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Jack Pine, A Common Tree in North America


Jack pine (Pinus banksiana) is a small-to medium-sized coniferous tree of the northern forests of the United States and Canada, where it is an important source of pulpwood, lumber, and round timber. It grows farther north than any other American pine and is the most widely distributed pine species in Canada. It is a pioneer species in succession and invades areas where mineral soil has been exposed by major disturbances such as fires. It usually grows in even-aged pure or mixed stands on less fertile and drier soils than those required by other native species in its range.

The Images of Jack Pine

Forestryimages.org provides several images of parts of jack pine. The tree is a conifer and the lineal taxonomy is Pinopsida > Pinales > Pinaceae > Pinus banksiana Lamb. Jack pine is also commonly called black pine, gray pine, Hudson Bay pine and scrub pine.

The Range of Jack Pine

Jack Pine Range
The major portion of the jack pine range is in Canada where its northern boundary extends eastward from the Mackenzie River in the Northwest Territories across the country to Cape Breton Island, NS. The range then extends southwest through Maine, New Hampshire, northern New York, central Quebec and northern Ontario, Michigan, extreme northwest Indiana, northeast Illinois, then northwest through Wisconsin, Minnesota, Manitoba, Saskatchewan, central Alberta, to extreme northeast British Columbia.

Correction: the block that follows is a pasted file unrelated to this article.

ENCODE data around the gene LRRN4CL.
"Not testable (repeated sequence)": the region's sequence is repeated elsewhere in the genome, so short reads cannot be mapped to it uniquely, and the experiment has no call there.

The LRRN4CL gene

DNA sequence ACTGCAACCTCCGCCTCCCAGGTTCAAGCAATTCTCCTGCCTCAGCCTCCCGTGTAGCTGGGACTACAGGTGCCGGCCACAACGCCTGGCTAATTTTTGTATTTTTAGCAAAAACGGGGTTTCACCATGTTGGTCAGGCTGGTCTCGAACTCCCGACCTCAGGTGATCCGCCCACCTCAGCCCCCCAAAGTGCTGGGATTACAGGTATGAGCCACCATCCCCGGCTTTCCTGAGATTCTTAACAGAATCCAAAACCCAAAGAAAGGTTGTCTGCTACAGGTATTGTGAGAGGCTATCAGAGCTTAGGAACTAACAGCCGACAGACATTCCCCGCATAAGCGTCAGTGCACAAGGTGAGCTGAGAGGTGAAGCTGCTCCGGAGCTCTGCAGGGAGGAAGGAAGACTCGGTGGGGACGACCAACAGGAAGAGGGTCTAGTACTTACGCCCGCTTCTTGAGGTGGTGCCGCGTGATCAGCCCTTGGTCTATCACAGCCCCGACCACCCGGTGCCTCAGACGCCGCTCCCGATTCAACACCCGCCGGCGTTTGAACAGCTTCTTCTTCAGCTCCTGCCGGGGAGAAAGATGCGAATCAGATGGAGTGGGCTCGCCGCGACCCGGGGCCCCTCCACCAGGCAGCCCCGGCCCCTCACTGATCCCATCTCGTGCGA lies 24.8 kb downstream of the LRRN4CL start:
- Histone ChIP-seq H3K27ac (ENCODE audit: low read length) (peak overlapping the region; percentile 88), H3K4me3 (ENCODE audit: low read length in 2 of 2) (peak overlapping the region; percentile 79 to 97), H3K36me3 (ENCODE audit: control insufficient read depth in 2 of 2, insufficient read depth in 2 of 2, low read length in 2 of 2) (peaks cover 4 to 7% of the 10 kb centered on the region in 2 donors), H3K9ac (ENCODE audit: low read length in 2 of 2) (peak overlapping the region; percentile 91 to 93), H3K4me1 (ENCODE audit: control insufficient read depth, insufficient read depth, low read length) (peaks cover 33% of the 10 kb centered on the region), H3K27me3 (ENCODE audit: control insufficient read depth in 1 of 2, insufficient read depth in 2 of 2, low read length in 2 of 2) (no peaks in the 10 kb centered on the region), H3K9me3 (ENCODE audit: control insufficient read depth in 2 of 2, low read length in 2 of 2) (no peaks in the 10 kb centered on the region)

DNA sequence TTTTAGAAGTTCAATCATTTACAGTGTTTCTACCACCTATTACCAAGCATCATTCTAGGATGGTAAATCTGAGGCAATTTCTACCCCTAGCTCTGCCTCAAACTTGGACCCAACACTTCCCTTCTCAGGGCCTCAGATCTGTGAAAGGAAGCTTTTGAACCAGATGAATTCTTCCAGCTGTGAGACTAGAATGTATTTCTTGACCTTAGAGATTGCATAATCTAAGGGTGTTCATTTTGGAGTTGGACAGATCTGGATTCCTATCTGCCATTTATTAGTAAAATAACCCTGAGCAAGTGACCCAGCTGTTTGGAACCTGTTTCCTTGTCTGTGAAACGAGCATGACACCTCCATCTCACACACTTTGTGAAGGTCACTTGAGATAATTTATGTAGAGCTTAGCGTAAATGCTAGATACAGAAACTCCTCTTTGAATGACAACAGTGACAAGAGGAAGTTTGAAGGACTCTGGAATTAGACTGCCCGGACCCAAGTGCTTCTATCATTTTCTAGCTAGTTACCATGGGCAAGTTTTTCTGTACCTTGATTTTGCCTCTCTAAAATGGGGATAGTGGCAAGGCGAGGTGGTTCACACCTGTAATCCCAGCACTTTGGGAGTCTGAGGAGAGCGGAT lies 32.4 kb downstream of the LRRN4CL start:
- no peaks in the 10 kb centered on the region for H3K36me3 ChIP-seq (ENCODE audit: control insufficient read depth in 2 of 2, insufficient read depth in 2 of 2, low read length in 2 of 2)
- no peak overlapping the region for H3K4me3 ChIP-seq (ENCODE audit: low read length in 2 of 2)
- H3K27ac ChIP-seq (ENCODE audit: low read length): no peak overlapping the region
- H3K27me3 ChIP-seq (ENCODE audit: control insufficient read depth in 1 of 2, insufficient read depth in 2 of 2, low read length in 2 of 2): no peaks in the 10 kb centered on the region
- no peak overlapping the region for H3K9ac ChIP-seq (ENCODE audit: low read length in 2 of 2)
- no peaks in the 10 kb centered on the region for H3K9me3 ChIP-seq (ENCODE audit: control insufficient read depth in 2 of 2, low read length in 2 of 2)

Fire Effects on Jack Pine

Of all boreal forest conifers, jack pine is best adapted to fire. With medium thick bark, mature individuals have only a moderate tolerance of fire, but populations survive because of delayed seed release from serotinous cones, early reproductive maturity, fast growth rates in full sun, and preference for mineral soil seedbeds.

Jack Pine at Conifers.org

Remarks: "The endangered Kirtland's warbler (Dendroica kirtlandii) is dependent on sizable (larger than 80 ha) stands of young (1.5-4 m tall) P. banksiana forest for breeding habitat. It became endangered due to loss of habitat as fire suppression eliminated young P. banksiana stands from the landscape, and suitable habitat is now maintained (in central Michigan) through an extensive controlled burning program. Jack pine is the territorial tree of the North West Territories."

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